China releases Tourism Green Paper for 2010

13:35, April 21, 2010      

Email | Print | Subscribe | Comments | Forum 

The Tourism Research Center of the Chinese Academy of Social Sciences has published China's Tourism Development Analysis and Forecast 2010, aka Tourism Green Paper 2010, which is the ninth green paper in a series which was first published in 2000.

The green paper consists of two parts: a general report and special reports. The special reports cover inbound, outbound, and domestic tourism markets; scenic spots; travel agencies and hotels; hot topics such as regional tourism development and the issuance of regulations on travel agencies; and development of Hong Kong, Macao and Taiwan tourism. There are two special sections added to the green paper, one is the analysis of the impact of the global financial crisis on China's tourism industry, and the other is a commentary on innovative enterprises and measures in the Chinese tourism industry.

According to the green paper, the two major factors that affected the global tourism development in 2009 were, the financial crisis and the H1N1 swine flu scare. In 2009, China's tourism industry showed the following characteristics: inbound tourism declined; outbound tourism grew with Taiwan travel as the highlight; and domestic tourism grew greatly due to policies to stimulate domestic demand, showing a revenue growth of 15%.

Regarding the outlook of 2010, the general report predicts that China's tourism industry will enjoy greater growth because of the improvement in the external environment and the adjustment of tourism policies. In general the domestic, outbound. and inbound tourism sectors will all grow; new business models such as cruises, timeshare, and exhibitions and conventions will see more rapid development; the formulation of a tourism basic law will progress; and the reform of tourism administration mechanisms will also accelerate.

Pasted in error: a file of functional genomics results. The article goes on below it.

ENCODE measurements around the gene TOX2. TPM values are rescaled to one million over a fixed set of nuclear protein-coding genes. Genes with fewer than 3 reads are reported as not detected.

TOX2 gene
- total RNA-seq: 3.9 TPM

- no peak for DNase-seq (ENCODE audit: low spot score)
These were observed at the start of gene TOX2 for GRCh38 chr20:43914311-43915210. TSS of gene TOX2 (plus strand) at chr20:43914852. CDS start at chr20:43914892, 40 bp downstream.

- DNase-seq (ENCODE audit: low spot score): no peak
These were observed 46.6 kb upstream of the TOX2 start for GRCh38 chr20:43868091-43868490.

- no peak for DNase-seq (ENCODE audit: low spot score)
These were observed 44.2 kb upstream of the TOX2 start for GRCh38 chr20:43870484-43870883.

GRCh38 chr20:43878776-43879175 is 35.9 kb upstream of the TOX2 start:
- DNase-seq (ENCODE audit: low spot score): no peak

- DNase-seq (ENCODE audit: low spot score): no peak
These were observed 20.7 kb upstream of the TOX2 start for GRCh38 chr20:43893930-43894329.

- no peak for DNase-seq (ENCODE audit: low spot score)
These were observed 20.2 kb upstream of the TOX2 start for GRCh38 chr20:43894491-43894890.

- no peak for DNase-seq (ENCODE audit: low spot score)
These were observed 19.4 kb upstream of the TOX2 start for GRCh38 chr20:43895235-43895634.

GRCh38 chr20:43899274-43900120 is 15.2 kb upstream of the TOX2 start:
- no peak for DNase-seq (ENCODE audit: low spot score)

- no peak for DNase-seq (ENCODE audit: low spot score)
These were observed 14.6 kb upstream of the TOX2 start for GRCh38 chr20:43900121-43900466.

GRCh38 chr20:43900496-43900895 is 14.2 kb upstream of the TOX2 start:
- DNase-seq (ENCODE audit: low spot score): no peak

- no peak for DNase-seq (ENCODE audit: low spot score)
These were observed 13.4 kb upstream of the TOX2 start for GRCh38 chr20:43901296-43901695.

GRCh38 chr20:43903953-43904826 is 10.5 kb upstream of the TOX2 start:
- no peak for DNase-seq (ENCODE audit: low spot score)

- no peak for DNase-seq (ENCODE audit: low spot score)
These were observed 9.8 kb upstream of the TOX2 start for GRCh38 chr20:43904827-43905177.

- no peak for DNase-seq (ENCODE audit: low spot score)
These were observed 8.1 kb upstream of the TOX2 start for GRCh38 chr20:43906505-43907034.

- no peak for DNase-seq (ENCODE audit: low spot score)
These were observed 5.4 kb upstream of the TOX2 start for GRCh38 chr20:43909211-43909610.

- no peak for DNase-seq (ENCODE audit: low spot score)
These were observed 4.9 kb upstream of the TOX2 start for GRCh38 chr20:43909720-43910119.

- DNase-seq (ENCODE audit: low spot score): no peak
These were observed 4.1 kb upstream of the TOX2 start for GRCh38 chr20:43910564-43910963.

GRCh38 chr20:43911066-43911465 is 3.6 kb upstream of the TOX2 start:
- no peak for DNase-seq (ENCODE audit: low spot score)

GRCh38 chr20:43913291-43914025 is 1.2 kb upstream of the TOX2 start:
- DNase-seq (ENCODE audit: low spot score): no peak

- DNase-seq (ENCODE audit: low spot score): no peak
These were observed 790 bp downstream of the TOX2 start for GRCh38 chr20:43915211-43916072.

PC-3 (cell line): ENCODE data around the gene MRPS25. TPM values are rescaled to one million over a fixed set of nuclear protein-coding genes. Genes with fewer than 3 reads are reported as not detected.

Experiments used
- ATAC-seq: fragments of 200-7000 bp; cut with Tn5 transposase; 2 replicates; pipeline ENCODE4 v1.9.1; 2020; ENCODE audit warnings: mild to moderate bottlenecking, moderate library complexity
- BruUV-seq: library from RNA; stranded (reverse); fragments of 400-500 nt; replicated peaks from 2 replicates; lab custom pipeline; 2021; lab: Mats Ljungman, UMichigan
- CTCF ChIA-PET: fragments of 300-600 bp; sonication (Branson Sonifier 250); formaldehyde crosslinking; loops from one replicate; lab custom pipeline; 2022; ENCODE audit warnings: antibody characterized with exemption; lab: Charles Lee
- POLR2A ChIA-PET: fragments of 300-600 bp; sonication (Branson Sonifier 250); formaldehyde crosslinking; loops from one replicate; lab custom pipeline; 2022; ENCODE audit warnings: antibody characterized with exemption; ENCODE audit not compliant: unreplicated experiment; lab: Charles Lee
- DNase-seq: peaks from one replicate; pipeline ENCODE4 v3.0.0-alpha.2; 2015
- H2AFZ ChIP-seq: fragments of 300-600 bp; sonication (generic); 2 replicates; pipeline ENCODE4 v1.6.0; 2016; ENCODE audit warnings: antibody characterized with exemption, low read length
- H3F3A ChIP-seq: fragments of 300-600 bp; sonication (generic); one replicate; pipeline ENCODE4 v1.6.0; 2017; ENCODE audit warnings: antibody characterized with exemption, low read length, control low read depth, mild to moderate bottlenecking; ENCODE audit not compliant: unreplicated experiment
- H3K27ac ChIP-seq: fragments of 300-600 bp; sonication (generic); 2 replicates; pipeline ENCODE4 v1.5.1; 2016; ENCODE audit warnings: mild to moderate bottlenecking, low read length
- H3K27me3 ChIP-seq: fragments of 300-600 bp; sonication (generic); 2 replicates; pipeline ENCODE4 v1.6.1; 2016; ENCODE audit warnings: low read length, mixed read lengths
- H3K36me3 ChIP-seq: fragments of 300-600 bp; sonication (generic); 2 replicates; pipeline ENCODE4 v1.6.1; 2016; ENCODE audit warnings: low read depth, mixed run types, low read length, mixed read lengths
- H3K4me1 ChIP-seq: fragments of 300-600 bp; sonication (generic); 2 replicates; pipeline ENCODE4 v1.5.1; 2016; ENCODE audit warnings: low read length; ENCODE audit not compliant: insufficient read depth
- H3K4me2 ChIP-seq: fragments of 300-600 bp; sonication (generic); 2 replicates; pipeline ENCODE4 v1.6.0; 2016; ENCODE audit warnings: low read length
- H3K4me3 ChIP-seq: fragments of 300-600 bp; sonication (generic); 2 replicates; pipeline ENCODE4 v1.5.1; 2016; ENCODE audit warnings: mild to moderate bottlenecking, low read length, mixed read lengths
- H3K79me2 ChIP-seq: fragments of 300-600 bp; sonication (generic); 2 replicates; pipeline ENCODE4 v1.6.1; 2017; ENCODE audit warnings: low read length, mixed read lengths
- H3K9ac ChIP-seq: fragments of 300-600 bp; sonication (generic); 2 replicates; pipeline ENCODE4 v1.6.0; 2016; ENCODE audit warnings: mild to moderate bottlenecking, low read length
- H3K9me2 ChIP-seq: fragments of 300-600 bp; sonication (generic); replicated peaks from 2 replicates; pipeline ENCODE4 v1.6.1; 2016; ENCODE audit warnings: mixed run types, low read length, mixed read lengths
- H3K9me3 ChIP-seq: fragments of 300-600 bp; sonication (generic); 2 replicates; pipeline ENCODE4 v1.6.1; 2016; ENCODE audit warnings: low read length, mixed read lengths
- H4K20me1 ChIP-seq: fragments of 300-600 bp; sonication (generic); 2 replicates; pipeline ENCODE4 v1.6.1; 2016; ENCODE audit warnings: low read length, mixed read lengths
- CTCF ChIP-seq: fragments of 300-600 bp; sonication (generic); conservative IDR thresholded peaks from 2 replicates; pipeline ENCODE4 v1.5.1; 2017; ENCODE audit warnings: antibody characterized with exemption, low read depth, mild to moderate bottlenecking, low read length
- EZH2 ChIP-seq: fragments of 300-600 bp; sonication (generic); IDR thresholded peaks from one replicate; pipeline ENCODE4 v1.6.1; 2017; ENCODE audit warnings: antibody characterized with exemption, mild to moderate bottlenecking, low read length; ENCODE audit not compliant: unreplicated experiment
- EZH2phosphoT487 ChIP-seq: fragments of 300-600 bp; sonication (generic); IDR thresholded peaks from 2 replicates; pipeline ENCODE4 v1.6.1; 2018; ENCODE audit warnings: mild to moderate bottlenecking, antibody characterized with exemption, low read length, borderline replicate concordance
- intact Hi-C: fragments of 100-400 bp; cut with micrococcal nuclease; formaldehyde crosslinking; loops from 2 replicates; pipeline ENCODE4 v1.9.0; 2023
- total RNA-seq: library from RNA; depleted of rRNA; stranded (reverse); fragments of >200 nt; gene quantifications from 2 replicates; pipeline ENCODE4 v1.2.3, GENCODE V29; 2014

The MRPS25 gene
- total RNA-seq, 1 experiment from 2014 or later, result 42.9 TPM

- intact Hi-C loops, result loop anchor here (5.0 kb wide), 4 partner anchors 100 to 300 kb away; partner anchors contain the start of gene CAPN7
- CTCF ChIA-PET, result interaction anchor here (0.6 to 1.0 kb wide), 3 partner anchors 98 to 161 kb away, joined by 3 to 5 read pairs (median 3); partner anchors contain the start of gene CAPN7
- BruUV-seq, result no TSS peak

Source: Global Times


  • Do you have anything to say?


Special Coverage
  • Premier Wen Jiabao visits Hungary, Britain, Germany
  • From drought to floods
Major headlines
Editor's Pick
  • On Sept. 26, a resident passes by a flower terrace decorated for the coming National Day. (Xinhua/Hang Xingwei)
  • The photo, taken on Sept. 26, shows the SWAT team ready for the joint exercise. (Xinhua/Wangkai)
  • Two metro trains in Shanghai collided Tuesday afternoon, and an identified number of passengers were injured in the accident, the Shanghai-based reported. Equipment failures were believed to have caused the crash on the Line 10 subway, Xinhua quoted local subway operator as saying.
  • An employee at a gold store in Yiwu, located in east China's Zhejiang province, shows gold jewelry on Monday.(Xinhua/Zhang Jiancheng)
  • Tourists ride camels near China's largest desert lake Hongjiannao in Yulin, north China's Shaanx Province, Sept. 24, 2011. Hongjiannao is shrinking as a result of climate change and human activities, and may vanish in a few decades. Its lake area, which measured more than 6,700 hectares in 1996, has shrunk to 4,180 hectares. Its water level is declining by 20-30 centimeters annually and its water PH value has risen to 9.0-9.42 from 7.4-7.8. (Xinhua/Liu Yu)
  • Actors perform royal dance at the Gyeongbok Palace in Seoul, Sept. 27, 2011. A ceremony commemorating the 38th South Korea Sightseeing Day was held in Gyeongbok Palace on Tuesday. (Xinhua/He Lulu)
Hot Forum Discussion